Investigation reveals Dutch govt. in secret Nord Stream talks with Russia

Follow the Money investigation shows that despite official freeze on diplomatic and trade relations following shooting down of Malaysian Flight 17airliner over Ukraine, unofficial negotiations have been continuing. (pictured: Russian Embassy in the Netherlands). Russian Embassy in the Netherlands/Facebook

The Dutch government resumed behind-the-scenes diplomatic negotiations with Russia in 2017 on the Nord Stream II pipeline project, the independent Follow the Money (FTM) web portal revealed on Monday.

In 2014, after pro-Russian separatists shot down a Malaysian airliner carrying mostly Dutch passengers, the government in The Hague froze diplomatic and trade relations with Russia. However, an investigation by FTM reveals, that this was a bluff. In reality, ties were quickly reinstated and tightened behind the scenes. According to FTM, the stakes involved Russian gas supplies.

The FTM web portal reports that the Dutch government failed to inform the lower house of the Dutch parliament about diplomatic trips to Moscow. The meetings took place within the framework of the Joint Working Group on Energy, which has the aim to promote sustainable exploitation, production, transmission and use of energy in the Barents Region. The meetings were attended by senior Dutch officials from the Ministry of Economy and Foreign Affairs.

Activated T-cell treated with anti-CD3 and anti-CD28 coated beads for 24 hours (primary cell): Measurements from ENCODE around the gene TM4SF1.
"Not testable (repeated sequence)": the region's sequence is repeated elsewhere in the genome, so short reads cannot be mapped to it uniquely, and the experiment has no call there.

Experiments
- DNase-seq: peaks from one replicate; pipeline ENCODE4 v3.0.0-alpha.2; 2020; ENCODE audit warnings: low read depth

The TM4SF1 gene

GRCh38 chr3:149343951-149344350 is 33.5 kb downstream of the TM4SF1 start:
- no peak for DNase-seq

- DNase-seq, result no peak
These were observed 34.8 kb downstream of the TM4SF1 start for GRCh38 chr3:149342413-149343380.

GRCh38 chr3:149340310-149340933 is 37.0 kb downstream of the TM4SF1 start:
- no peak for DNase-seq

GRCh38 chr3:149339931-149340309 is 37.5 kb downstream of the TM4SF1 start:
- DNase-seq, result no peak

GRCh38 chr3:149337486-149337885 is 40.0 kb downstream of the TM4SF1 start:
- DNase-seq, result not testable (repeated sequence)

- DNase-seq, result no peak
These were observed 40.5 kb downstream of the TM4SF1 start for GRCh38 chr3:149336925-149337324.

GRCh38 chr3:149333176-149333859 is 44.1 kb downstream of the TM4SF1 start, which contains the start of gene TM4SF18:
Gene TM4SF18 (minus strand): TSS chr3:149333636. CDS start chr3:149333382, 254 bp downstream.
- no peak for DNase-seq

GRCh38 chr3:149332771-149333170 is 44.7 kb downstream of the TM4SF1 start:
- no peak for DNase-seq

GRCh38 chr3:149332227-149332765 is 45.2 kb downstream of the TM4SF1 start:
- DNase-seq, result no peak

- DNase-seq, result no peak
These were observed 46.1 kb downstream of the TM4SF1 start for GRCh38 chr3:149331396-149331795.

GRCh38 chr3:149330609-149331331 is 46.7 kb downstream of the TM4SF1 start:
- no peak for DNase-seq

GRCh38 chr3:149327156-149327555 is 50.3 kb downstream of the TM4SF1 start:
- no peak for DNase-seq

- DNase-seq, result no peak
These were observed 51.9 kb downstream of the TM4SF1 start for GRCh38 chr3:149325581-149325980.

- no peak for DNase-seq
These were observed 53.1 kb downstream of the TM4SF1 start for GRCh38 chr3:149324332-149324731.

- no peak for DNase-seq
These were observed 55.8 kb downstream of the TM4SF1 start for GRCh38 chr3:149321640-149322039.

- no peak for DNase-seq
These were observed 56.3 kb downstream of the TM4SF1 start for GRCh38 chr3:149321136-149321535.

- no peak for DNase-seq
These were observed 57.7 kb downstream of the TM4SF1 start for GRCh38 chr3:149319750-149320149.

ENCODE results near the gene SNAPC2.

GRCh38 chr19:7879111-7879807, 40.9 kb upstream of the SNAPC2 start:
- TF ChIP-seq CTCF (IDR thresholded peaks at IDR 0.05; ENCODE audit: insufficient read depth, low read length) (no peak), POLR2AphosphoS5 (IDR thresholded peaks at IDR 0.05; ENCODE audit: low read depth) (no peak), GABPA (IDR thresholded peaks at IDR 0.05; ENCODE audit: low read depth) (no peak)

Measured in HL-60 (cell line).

Regarding questions concerning bilateral contacts with Russia, the Dutch Parliament received a reply from Minister Stefan Blok at the end of December 2019, but no mention was made about the official working group that met in Moscow a few weeks later, FTM wrote.

FTM points out that Central and Eastern Europe countries fear that Russia will bypass the gas networks in Ukraine and Poland when building gas pipelines, and that "these countries will become more susceptible to the whims of the Russians."

In addition, the countries fear that Russia will use its "pipeline policy" more frequently because of its strong position in the energy sector, and that it will also utilise energy supplies as a political weapon.